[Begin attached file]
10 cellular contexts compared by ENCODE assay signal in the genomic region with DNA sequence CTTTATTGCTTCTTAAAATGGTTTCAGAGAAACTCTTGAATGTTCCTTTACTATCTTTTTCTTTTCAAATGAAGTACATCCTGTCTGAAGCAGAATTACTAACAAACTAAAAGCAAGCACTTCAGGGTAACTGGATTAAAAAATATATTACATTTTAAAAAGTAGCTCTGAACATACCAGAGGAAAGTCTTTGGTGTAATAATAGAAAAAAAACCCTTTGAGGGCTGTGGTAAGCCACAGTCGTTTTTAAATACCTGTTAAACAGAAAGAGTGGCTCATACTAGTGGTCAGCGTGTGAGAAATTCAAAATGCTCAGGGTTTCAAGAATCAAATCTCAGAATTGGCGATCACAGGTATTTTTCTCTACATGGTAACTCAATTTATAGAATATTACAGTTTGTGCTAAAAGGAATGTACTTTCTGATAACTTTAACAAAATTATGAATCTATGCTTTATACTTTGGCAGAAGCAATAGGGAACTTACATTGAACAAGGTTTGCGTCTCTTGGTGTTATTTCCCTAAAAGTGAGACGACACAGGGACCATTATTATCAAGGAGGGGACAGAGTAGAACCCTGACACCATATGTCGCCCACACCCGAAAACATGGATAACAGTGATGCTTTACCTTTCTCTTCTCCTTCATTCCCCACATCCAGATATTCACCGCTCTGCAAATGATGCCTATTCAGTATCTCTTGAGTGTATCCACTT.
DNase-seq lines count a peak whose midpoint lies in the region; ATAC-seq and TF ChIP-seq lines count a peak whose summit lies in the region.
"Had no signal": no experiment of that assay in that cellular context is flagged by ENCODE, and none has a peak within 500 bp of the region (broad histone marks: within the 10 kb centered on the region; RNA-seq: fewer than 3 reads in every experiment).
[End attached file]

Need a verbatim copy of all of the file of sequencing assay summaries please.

10 cellular contexts compared by ENCODE assay signal in the genomic region with DNA sequence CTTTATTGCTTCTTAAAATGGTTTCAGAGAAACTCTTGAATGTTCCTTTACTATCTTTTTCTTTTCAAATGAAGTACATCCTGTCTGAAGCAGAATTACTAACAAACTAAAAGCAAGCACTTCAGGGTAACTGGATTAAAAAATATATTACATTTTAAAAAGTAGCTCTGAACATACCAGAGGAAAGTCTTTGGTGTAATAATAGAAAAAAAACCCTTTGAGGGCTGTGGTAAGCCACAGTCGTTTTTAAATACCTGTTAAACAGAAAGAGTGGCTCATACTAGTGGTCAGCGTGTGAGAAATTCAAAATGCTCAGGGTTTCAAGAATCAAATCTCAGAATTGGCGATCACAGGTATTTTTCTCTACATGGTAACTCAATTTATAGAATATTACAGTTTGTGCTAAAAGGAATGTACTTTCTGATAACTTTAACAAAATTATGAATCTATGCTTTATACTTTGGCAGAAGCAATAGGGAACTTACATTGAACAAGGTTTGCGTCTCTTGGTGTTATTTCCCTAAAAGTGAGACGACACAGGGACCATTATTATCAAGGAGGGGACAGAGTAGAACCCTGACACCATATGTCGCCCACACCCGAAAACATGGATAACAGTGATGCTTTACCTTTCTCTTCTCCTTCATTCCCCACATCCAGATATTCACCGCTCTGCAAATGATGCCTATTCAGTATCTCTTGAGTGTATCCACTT.
DNase-seq lines count a peak whose midpoint lies in the region; ATAC-seq and TF ChIP-seq lines count a peak whose summit lies in the region.
"Had no signal": no experiment of that assay in that cellular context is flagged by ENCODE, and none has a peak within 500 bp of the region (broad histone marks: within the 10 kb centered on the region; RNA-seq: fewer than 3 reads in every experiment).